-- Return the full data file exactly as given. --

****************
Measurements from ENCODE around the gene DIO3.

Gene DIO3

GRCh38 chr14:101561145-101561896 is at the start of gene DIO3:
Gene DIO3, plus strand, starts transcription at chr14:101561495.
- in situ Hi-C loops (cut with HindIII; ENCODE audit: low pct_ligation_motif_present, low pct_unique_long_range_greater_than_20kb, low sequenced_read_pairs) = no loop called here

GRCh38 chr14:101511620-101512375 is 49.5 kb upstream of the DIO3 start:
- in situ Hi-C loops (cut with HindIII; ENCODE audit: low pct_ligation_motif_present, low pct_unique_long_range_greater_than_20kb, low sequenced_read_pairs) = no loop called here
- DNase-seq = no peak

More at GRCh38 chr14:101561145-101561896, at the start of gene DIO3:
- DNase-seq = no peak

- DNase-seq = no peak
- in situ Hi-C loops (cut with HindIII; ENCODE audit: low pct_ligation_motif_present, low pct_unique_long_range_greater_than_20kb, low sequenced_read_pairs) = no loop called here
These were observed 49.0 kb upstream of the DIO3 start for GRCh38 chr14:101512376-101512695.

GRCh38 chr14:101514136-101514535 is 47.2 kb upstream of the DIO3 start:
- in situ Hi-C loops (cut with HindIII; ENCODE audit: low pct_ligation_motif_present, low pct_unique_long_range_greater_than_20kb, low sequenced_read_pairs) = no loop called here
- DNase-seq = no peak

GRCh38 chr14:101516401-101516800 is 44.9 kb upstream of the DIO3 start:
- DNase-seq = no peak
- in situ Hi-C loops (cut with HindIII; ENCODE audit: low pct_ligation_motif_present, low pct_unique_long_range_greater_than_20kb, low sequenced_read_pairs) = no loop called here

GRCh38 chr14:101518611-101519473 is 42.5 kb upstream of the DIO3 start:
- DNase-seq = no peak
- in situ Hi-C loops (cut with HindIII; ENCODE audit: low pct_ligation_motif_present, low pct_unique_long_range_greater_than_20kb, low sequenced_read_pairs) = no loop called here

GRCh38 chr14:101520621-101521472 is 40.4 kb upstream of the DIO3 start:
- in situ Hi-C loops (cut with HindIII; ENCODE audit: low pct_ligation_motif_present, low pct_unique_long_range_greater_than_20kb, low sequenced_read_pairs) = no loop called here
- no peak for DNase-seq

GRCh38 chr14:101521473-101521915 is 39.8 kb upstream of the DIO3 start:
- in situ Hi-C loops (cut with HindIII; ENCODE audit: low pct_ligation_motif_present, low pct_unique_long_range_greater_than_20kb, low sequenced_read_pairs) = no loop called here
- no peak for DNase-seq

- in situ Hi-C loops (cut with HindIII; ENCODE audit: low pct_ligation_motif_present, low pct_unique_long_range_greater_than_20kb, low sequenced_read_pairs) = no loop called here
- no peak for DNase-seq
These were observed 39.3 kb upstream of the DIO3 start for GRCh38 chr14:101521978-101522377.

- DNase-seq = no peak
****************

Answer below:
Measurements from ENCODE around the gene DIO3.

Gene DIO3

GRCh38 chr14:101561145-101561896 is at the start of gene DIO3:
Gene DIO3, plus strand, starts transcription at chr14:101561495.
- in situ Hi-C loops (cut with HindIII; ENCODE audit: low pct_ligation_motif_present, low pct_unique_long_range_greater_than_20kb, low sequenced_read_pairs) = no loop called here

GRCh38 chr14:101511620-101512375 is 49.5 kb upstream of the DIO3 start:
- in situ Hi-C loops (cut with HindIII; ENCODE audit: low pct_ligation_motif_present, low pct_unique_long_range_greater_than_20kb, low sequenced_read_pairs) = no loop called here
- DNase-seq = no peak

More at GRCh38 chr14:101561145-101561896, at the start of gene DIO3:
- DNase-seq = no peak

- DNase-seq = no peak
- in situ Hi-C loops (cut with HindIII; ENCODE audit: low pct_ligation_motif_present, low pct_unique_long_range_greater_than_20kb, low sequenced_read_pairs) = no loop called here
These were observed 49.0 kb upstream of the DIO3 start for GRCh38 chr14:101512376-101512695.

GRCh38 chr14:101514136-101514535 is 47.2 kb upstream of the DIO3 start:
- in situ Hi-C loops (cut with HindIII; ENCODE audit: low pct_ligation_motif_present, low pct_unique_long_range_greater_than_20kb, low sequenced_read_pairs) = no loop called here
- DNase-seq = no peak

GRCh38 chr14:101516401-101516800 is 44.9 kb upstream of the DIO3 start:
- DNase-seq = no peak
- in situ Hi-C loops (cut with HindIII; ENCODE audit: low pct_ligation_motif_present, low pct_unique_long_range_greater_than_20kb, low sequenced_read_pairs) = no loop called here

GRCh38 chr14:101518611-101519473 is 42.5 kb upstream of the DIO3 start:
- DNase-seq = no peak
- in situ Hi-C loops (cut with HindIII; ENCODE audit: low pct_ligation_motif_present, low pct_unique_long_range_greater_than_20kb, low sequenced_read_pairs) = no loop called here

GRCh38 chr14:101520621-101521472 is 40.4 kb upstream of the DIO3 start:
- in situ Hi-C loops (cut with HindIII; ENCODE audit: low pct_ligation_motif_present, low pct_unique_long_range_greater_than_20kb, low sequenced_read_pairs) = no loop called here
- no peak for DNase-seq

GRCh38 chr14:101521473-101521915 is 39.8 kb upstream of the DIO3 start:
- in situ Hi-C loops (cut with HindIII; ENCODE audit: low pct_ligation_motif_present, low pct_unique_long_range_greater_than_20kb, low sequenced_read_pairs) = no loop called here
- no peak for DNase-seq

- in situ Hi-C loops (cut with HindIII; ENCODE audit: low pct_ligation_motif_present, low pct_unique_long_range_greater_than_20kb, low sequenced_read_pairs) = no loop called here
- no peak for DNase-seq
These were observed 39.3 kb upstream of the DIO3 start for GRCh38 chr14:101521978-101522377.

- DNase-seq = no peak